It seems that twelve is a number with a lot of meaning in the Bible, and thirteen not so much. So why not make Paul the twelfth Apostle and just skip Matthias?

Later in Revelation the church seems to be still presented as based on twelve as a complete number:

And the wall of the city had twelve foundations, and on them were the twelve names of the twelve apostles of the Lamb. (Revelation 21:14, ESV)

So why thirteen? Or why are there twelve Apostles to Israel and only one to the rest of the world?

Note: I am not doubting that Matthias was an Apostle. This question assumes he was. I am also assuming the restricted sense of Apostle as not just 'bearers of the NT message' or 'commissioned representative of a congregation' but those inner circle of Apostles whose offices were directly appointed by Christ in the flesh, Matthias being a replacement of one of those. Therefore, I am excluding Barnabas, James, etc. from the question.

Please see also the related (but not duplicate) question Who was the 12th Apostle - Matthais or Paul? That question asked if Paul replaced Matthias, or not. This question assumes he did NOT and then asks 'What is the meaning of twelve Apostles to Israel and one to the Gentiles?' What is the meaning of 12 + 1?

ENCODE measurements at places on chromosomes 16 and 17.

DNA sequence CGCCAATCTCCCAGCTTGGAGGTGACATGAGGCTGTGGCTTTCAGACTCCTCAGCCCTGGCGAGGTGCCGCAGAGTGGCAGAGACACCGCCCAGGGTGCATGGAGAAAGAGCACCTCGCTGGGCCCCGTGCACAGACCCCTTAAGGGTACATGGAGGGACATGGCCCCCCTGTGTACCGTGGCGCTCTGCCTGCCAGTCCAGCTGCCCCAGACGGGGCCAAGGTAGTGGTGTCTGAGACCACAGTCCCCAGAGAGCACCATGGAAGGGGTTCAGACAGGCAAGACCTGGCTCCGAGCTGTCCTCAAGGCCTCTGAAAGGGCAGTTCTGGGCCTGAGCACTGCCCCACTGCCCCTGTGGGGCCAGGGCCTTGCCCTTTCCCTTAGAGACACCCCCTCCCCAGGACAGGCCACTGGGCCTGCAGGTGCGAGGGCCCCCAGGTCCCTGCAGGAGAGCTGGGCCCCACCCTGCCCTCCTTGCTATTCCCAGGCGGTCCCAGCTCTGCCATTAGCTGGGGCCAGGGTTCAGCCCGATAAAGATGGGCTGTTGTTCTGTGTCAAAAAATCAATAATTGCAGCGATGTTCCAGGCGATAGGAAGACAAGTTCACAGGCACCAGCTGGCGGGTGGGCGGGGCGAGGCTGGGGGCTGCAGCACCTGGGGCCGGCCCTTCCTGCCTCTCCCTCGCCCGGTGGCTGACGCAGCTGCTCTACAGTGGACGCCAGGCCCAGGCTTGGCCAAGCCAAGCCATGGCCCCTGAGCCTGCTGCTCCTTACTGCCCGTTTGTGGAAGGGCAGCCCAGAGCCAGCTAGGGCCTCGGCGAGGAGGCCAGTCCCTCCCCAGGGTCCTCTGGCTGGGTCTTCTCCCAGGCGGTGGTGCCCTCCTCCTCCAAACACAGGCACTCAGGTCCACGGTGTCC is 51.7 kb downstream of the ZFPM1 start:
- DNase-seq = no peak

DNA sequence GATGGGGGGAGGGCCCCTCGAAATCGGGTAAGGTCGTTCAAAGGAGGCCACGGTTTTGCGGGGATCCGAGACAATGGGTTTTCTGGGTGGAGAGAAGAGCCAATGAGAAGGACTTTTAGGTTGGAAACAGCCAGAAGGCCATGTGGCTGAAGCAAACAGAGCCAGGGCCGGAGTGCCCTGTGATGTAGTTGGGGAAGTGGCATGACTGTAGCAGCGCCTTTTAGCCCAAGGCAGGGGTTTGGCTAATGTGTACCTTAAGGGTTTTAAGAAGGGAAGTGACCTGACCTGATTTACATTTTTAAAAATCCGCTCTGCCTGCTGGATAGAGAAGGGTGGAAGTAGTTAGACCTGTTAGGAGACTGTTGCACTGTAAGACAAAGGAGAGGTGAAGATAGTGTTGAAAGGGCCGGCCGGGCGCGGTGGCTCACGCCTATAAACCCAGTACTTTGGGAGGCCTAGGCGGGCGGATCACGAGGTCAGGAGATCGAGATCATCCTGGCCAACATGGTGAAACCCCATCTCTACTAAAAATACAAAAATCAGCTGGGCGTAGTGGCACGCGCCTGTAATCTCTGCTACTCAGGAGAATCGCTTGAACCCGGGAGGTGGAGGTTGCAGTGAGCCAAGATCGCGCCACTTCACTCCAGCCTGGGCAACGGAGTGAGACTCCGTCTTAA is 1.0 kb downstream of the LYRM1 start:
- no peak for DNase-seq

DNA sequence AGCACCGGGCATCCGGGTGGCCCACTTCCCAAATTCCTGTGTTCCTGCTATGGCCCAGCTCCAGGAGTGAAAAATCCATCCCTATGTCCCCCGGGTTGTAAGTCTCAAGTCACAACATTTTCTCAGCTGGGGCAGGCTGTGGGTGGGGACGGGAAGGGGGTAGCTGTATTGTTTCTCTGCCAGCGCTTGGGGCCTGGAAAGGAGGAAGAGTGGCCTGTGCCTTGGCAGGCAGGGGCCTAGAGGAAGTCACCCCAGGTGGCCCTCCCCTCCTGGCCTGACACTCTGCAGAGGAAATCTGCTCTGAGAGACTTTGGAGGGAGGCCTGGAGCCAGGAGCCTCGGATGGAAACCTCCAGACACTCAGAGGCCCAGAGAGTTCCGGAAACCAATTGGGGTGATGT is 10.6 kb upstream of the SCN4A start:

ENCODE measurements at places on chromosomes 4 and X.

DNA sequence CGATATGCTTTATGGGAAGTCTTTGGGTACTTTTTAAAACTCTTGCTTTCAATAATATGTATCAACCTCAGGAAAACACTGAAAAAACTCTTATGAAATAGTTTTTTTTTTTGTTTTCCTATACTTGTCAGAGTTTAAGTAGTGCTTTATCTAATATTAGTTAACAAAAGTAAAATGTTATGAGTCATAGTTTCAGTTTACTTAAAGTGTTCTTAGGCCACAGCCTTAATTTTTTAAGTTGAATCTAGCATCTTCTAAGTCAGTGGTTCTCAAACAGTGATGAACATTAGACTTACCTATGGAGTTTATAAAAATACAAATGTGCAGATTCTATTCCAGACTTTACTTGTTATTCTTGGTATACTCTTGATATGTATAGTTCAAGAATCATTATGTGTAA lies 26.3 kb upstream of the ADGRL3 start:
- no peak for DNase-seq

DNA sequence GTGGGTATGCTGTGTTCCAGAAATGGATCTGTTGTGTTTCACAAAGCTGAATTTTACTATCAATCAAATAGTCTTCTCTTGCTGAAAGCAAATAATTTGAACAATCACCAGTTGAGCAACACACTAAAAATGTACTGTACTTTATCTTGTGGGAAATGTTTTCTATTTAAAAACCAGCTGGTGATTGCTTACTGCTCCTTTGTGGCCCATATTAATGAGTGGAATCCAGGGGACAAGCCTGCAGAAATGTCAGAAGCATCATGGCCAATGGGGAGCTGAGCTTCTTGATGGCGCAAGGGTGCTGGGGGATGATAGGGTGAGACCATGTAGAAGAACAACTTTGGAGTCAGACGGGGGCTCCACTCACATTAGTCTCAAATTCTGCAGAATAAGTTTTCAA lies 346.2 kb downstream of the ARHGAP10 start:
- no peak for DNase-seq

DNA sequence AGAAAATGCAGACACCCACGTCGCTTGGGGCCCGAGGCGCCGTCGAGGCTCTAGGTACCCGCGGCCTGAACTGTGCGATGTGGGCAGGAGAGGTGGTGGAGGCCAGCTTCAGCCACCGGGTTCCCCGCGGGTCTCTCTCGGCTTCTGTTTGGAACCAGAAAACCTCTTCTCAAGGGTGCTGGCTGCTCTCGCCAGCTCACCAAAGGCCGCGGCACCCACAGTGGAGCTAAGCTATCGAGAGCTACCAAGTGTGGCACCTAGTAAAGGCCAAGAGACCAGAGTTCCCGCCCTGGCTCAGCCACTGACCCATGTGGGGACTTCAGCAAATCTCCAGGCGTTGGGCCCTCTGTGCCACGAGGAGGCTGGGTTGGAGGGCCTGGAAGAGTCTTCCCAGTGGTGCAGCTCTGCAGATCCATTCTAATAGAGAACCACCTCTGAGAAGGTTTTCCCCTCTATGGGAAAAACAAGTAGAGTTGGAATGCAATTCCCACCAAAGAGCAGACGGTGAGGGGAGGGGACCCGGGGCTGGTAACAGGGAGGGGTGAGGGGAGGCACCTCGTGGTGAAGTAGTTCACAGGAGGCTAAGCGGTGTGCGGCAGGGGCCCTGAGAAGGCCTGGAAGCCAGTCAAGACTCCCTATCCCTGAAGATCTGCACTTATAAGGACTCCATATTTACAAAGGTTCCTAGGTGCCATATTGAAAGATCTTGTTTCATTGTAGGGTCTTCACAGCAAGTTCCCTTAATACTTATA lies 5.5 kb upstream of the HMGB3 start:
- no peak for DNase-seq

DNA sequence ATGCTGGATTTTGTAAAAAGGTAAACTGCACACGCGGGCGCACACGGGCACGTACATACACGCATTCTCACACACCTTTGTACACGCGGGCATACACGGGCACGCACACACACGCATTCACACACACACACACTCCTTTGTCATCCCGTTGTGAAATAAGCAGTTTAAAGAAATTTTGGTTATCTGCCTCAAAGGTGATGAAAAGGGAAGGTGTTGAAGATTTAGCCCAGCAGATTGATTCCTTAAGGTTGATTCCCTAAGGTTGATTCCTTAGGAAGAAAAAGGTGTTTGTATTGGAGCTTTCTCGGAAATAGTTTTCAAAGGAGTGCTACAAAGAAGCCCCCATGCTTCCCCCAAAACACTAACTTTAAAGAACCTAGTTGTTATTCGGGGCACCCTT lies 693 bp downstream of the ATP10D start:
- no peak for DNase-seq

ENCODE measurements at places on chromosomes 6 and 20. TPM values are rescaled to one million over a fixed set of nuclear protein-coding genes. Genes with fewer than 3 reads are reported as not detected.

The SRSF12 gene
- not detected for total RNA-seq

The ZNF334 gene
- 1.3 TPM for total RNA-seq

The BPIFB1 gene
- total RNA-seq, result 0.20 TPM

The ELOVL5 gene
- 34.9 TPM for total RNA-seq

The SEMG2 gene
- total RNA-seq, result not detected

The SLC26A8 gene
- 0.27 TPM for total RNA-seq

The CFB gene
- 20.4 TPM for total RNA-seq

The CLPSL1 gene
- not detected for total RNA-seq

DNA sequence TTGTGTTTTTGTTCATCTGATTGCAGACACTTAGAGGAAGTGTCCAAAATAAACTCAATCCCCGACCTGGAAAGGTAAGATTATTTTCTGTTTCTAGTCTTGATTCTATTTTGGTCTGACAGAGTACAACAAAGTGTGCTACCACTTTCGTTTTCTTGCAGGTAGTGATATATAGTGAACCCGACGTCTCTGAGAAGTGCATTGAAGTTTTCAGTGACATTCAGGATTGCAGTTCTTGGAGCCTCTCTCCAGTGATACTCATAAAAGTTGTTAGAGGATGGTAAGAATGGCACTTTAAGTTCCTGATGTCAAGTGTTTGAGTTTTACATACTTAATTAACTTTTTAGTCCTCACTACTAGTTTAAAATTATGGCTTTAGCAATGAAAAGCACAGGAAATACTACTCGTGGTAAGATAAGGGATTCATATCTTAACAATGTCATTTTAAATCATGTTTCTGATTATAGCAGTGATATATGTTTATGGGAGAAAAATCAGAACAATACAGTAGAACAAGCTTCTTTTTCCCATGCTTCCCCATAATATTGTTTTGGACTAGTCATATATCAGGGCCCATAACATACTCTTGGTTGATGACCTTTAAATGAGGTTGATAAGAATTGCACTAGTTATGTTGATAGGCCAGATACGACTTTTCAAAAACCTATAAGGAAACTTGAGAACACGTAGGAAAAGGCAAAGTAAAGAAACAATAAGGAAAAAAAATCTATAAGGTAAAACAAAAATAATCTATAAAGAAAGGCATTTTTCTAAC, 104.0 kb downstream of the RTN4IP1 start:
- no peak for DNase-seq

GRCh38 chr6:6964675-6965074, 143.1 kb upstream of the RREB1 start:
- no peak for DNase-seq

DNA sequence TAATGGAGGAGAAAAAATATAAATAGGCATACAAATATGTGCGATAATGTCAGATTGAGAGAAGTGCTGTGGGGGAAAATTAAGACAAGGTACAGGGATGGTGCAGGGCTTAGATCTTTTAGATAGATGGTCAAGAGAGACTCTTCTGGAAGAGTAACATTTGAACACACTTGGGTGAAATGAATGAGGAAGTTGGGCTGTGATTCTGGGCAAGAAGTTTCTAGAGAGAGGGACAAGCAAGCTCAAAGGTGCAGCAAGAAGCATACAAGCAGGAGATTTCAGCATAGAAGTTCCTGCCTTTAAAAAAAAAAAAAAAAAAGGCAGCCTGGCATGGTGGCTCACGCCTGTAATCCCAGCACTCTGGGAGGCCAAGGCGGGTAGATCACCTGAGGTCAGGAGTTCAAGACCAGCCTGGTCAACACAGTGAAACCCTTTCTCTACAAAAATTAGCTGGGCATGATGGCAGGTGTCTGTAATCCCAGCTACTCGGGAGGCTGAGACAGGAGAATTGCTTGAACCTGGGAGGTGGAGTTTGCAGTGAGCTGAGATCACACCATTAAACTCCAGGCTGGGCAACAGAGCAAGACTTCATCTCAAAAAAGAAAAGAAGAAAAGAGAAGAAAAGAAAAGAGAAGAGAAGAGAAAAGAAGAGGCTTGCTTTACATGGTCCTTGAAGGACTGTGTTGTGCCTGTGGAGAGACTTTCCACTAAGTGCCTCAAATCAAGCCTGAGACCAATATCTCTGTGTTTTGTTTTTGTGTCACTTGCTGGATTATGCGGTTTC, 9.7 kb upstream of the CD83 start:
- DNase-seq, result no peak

• 2
    This question is too speculative. Acts describes what happens but not God's thinking behind it.
    – curiousdannii
    Nov 15, 2014 at 23:54

5 Answers 5


Matthias was appointed for a very specific purpose: to fill the void in the Twelve once Judas had died. We have no record of when or under what circumstances Paul was called as an apostle, but we do know that his ministry coincided with a period of very heavy persecution for the church. So it's not at all unreasonable to assume, in the absence of any evidence to the contrary, that Paul was appointed, as Matthias was, once one of the other existing apostles was killed.

  • 2
    Hmmm...interesting idea and I never thought of that, (+1) but I am not so convinced as I think Paul would have mentioned the position he was filling then, as he said so much about how he really, really was an Apostle. He argued his case and the argument that it needs to be filled would have added strength to that argument. Also, then why not more Apostles called directly by Christ in the flesh, as more Apostles died. Why just fill the first two holes?